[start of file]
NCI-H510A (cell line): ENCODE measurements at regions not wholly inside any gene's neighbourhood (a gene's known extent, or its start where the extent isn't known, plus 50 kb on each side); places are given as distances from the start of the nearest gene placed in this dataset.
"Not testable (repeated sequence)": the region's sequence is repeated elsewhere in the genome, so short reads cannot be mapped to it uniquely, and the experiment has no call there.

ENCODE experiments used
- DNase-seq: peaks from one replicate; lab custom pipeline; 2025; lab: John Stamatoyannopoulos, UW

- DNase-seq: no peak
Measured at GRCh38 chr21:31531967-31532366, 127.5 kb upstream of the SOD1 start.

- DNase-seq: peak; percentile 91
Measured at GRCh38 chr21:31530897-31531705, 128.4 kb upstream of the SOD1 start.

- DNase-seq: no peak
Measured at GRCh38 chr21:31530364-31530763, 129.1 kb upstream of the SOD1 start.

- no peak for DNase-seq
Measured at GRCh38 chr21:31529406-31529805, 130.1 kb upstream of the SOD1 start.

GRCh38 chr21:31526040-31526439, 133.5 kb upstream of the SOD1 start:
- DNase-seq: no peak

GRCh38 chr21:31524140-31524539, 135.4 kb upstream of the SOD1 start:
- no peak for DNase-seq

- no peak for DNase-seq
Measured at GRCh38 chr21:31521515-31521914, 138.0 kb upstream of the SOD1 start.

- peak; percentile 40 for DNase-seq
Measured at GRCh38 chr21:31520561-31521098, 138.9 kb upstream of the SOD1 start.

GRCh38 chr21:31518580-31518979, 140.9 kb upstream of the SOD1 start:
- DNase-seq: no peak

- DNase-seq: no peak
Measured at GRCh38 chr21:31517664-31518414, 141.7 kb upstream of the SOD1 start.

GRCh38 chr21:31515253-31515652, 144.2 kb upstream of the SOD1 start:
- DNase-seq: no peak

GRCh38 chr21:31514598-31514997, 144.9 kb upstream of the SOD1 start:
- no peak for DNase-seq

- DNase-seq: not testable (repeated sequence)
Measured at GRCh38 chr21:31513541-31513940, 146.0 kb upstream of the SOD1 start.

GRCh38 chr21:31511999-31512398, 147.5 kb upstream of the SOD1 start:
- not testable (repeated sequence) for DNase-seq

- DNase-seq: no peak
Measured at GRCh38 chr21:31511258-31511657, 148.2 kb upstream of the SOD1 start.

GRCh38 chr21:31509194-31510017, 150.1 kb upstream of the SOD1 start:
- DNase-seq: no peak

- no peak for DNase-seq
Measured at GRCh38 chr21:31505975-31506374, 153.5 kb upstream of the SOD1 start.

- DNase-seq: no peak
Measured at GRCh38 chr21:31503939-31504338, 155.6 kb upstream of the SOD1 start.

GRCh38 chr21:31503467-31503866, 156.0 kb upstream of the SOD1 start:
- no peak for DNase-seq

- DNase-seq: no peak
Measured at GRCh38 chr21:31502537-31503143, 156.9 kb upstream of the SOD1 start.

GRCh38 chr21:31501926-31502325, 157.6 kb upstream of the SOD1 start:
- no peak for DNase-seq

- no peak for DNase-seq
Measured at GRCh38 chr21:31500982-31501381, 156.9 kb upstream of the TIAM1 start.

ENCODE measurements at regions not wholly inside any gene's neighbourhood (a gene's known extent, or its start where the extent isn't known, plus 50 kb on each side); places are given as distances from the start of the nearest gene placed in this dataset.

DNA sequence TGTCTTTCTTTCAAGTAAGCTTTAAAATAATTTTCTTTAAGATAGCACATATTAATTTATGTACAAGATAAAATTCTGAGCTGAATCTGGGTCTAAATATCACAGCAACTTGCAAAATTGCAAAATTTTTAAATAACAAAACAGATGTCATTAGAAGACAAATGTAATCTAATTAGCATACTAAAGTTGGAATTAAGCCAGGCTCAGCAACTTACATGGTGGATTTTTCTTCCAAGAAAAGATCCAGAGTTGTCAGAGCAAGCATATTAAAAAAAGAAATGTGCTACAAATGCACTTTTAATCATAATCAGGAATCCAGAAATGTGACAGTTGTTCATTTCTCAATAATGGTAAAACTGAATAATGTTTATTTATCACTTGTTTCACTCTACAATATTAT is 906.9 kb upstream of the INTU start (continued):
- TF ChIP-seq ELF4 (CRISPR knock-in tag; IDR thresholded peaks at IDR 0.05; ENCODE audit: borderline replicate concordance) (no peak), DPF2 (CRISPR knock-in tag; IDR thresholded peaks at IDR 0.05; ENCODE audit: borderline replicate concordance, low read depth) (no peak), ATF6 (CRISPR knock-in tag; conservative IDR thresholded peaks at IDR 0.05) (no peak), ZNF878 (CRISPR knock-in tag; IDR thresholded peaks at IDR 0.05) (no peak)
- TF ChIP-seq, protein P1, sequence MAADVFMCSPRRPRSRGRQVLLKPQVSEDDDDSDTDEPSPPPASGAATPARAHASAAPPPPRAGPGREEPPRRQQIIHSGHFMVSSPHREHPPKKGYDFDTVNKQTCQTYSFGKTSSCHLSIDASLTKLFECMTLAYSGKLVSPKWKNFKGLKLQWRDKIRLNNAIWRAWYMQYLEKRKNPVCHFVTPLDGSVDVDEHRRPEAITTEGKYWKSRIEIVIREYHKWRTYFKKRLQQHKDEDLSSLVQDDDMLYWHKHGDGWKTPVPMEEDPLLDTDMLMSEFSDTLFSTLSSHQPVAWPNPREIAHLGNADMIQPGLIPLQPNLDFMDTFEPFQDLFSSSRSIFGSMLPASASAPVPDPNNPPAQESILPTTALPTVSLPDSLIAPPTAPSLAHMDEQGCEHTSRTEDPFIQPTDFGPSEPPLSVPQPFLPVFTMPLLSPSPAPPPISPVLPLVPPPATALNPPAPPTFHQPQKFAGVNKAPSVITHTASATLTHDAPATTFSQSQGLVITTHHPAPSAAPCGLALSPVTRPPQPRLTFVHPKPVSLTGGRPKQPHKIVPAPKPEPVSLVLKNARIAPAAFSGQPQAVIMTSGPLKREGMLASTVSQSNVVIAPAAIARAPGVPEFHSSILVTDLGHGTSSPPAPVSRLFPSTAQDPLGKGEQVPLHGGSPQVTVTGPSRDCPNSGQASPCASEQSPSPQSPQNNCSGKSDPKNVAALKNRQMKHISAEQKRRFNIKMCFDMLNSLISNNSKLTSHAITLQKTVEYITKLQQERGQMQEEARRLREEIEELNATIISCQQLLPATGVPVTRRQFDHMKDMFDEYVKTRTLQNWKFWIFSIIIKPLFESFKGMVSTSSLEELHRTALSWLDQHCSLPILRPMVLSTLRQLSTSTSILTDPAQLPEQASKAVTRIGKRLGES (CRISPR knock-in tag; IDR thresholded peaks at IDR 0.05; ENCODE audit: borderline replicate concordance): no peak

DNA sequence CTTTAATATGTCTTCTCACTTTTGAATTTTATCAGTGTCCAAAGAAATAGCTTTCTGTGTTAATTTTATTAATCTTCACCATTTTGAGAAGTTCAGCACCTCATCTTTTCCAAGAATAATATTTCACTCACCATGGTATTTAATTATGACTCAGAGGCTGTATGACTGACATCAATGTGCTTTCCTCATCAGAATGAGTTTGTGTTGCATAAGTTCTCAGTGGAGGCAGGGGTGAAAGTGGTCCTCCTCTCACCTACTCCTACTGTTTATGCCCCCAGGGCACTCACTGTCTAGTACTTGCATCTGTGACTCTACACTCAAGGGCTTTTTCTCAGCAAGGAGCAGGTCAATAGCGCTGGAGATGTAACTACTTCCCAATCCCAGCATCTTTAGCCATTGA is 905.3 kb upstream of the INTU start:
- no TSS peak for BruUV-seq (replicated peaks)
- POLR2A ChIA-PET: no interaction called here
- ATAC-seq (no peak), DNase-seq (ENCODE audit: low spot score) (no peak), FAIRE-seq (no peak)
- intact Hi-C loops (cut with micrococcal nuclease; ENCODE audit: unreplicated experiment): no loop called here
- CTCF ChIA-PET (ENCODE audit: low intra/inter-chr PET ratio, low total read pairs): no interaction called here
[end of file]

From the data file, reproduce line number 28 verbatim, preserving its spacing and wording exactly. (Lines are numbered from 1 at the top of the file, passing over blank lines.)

- no peak for DNase-seq